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How does a Pandemic impact our relationship with food? A new Penn survey seeks insights

By Hannah Kleckner Hall Published: Apr 21, 2020
Food and COVID-19, a Penn Vet Study

A newly launched internet survey led by researchers at the University of Pennsylvania looks to explore the multidimensional impact that the novel coronavirus (COVID-19) has had on our collective relationship with food.

Comprised of faculty from Penn’s School of Veterinary Medicine (Penn Vet), School of Nursing (Penn Nursing), and School of Arts and Sciences (SAS), the research team is setting out to better understand the role of food in household dynamics before and during the pandemic, as well as how the current COVID-19 environment could impact our viewpoints of food in the future.

Dr. Zhengxia Dou, New Bolton Center“Food plays a multifaceted role in our lives; it sustains us, it comforts us, and it brings us together,” said Dr. Zhengxia Dou, professor of agricultural systems within the Center for Animal Health and Productivity (CAHP) at Penn Vet. “Our hope is to learn more about how the pandemic environment has altered how we view its respective meanings while also objectively assessing the current state of our food systems.”

Our relationship to foodParticipants are asked to consider how the pandemic environment has impacted their household’s grocery shopping, in-home cooking, and family eating together routines.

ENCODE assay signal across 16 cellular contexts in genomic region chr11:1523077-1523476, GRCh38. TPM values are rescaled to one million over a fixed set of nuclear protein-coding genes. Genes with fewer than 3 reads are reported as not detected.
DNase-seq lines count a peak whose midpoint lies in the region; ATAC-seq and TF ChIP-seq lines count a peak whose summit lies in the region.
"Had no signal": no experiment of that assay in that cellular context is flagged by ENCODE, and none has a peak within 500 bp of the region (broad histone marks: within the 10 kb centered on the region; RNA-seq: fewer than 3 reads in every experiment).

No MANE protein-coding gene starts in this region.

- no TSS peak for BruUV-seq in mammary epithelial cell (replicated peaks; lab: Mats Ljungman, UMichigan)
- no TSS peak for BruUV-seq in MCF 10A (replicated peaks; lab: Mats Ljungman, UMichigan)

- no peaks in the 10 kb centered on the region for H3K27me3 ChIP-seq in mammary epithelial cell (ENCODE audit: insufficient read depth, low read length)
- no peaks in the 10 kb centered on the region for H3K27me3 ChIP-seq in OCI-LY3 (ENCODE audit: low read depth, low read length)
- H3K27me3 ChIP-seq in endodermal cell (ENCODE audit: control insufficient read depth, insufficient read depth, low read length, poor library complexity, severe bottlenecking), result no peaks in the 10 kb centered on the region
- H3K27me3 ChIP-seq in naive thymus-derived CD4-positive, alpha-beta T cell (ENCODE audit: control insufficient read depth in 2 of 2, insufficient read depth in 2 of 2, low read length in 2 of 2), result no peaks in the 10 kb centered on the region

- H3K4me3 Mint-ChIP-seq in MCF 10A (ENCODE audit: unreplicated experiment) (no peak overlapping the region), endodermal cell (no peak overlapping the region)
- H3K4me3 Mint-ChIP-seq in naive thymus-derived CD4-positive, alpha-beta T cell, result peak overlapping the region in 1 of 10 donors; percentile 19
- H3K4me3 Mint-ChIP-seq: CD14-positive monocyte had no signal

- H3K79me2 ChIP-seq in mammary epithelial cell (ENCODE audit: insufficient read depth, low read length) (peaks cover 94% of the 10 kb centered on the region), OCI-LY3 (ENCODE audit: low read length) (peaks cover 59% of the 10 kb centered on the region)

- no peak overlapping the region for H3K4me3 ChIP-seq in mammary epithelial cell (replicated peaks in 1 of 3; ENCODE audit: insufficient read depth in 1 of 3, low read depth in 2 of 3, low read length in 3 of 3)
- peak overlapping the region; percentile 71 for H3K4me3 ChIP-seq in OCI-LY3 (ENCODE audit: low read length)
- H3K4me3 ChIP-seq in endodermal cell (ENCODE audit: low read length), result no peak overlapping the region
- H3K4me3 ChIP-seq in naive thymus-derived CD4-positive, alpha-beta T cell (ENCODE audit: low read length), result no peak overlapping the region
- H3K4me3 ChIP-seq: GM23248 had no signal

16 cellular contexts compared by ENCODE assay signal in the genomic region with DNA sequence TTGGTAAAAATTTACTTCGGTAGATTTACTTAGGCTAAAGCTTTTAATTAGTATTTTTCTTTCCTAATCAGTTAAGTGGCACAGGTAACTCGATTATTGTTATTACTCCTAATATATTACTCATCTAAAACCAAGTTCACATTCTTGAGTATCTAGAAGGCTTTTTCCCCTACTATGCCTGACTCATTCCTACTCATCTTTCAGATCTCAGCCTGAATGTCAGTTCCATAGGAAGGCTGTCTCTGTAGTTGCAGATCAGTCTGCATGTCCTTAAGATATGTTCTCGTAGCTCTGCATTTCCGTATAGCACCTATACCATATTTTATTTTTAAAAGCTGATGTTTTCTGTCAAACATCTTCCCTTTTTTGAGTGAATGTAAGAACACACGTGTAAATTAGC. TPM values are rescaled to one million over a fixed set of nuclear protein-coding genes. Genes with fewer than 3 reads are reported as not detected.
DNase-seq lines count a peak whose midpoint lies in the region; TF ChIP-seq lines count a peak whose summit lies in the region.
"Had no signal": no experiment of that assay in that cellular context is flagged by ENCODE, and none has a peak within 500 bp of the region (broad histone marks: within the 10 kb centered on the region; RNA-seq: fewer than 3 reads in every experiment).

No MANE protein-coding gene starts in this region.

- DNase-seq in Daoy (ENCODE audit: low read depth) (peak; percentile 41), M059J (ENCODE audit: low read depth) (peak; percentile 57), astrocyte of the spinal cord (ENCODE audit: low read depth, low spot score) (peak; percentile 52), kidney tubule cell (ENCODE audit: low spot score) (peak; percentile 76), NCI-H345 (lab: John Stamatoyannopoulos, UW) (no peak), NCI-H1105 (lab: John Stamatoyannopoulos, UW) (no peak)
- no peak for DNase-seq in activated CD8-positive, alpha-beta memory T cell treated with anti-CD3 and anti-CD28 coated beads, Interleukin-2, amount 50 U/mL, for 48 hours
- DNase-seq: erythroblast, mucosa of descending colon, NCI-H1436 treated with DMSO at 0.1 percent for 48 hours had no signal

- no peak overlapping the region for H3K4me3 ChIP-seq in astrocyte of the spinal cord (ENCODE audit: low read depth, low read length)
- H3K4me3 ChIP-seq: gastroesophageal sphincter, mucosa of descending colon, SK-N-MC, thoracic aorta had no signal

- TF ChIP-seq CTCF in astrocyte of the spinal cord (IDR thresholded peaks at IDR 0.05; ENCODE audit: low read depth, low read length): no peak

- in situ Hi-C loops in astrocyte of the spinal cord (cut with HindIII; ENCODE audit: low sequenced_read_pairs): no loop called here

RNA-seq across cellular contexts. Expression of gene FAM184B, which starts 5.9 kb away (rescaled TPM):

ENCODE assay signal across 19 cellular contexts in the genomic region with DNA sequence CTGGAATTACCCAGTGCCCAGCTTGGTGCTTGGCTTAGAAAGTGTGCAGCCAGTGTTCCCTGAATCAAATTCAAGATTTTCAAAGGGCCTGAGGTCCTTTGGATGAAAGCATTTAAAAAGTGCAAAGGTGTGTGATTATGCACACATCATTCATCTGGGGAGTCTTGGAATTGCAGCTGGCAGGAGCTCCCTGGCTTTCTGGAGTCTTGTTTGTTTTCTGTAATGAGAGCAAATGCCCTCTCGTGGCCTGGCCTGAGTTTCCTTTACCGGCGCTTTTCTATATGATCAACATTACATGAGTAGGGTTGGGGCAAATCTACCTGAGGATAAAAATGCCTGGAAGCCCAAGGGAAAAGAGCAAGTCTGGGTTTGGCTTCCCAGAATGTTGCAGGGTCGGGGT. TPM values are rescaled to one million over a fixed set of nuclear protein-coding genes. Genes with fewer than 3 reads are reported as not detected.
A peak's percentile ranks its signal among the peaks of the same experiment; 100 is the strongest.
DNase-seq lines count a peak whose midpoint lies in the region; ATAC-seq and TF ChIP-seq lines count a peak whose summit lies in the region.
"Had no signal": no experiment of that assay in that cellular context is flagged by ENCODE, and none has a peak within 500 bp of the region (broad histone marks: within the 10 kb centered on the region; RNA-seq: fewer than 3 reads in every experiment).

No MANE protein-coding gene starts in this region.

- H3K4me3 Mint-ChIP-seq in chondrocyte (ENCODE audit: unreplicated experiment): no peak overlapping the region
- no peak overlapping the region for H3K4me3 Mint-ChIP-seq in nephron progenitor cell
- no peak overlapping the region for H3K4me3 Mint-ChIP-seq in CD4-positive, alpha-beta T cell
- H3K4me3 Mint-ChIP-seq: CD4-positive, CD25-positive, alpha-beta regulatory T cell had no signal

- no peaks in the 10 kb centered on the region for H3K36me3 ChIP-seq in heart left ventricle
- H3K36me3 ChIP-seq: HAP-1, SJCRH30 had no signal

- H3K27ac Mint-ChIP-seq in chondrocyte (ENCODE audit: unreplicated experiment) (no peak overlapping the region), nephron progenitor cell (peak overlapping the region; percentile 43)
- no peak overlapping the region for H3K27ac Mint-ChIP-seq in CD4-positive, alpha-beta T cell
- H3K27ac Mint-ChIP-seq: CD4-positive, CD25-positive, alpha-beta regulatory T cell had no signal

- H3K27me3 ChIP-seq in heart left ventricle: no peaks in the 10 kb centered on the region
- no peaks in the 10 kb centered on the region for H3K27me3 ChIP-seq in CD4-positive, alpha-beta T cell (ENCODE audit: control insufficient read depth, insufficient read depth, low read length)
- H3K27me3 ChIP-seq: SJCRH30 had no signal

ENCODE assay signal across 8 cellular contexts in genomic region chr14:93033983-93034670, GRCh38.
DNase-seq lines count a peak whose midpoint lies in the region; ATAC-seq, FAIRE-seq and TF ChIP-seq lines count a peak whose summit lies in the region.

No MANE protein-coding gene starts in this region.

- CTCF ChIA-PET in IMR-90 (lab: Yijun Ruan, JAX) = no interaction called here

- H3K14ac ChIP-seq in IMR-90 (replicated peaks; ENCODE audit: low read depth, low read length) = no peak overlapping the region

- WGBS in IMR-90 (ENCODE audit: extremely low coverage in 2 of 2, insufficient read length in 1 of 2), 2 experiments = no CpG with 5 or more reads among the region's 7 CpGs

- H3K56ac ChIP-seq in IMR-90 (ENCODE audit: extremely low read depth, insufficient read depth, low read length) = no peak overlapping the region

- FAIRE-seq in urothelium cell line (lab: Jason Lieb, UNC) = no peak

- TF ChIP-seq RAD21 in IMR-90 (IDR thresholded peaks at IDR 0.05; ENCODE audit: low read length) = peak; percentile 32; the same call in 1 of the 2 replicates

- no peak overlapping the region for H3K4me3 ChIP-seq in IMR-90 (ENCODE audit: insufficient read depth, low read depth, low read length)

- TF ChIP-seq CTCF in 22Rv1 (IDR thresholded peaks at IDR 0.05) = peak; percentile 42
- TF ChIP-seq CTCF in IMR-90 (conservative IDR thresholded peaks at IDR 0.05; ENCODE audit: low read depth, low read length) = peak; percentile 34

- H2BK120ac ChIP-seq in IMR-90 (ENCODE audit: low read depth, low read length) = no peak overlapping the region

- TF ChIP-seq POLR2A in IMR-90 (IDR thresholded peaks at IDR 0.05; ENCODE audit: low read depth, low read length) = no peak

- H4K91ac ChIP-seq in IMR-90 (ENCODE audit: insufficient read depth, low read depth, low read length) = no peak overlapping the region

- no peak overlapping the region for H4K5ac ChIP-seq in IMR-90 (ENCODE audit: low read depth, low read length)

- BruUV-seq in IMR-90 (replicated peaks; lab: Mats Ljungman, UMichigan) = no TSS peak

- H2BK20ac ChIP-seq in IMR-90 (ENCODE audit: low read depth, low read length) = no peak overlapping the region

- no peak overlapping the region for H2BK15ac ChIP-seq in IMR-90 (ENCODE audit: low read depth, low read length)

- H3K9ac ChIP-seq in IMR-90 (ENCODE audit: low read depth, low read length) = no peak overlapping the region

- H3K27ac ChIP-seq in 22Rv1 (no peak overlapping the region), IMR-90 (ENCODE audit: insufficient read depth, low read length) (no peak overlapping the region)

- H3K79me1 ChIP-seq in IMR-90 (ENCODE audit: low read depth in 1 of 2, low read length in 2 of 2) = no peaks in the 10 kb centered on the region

By examining household habits in frequency of food trips, availability of food and other essential products at the store, as well as changes in purchasing habits and use of food, the team looks to better understand the broader, systemic effects that the pandemic has had on our food systems – identifying both areas of resiliency and improvement.

“Ultimately, we hope to use this data to design and implement more insightful response plans for the future,” said Dou.  

All participant responses are confidential, and anyone over the age of 18 is able to partake in the survey. In total, the survey takes roughly 10 minutes to complete.

To complete an anonymous response, please visit https://tinyurl.com/cv19food.


Investigators on this study include Penn Vet’s Dr. Zhengxia Dou, Dr. Dave Galligan, Dr. Darko Stefanovski, Dr. Ting Chen, and Margy Lindem; Dr. Ariana Chao, School of Nursing; and Dr. Paul Rozin, School of Arts and Sciences.

 

About Penn Vet

Ranked among the top ten veterinary schools worldwide, the University of Pennsylvania School of Veterinary Medicine (Penn Vet) is a global leader in veterinary education, research, and clinical care. Founded in 1884, Penn Vet is the first veterinary school developed in association with a medical school. The school is a proud member of the One Health initiative, linking human, animal, and environmental health.

Penn Vet serves a diverse population of animals at its two campuses, which include extensive diagnostic and research laboratories. Ryan Hospital in Philadelphia provides care for dogs, cats, and other domestic/companion animals, handling nearly 35,300 patient visits a year. New Bolton Center, Penn Vet’s large-animal hospital on nearly 700 acres in rural Kennett Square, PA, cares for horses and livestock/farm animals. The hospital handles nearly 5,300 patient visits a year, while the Field Service treats more than 38,000 patients at local farms. In addition, New Bolton Center’s campus includes a swine center, working dairy, and poultry unit that provide valuable research for the agriculture industry.

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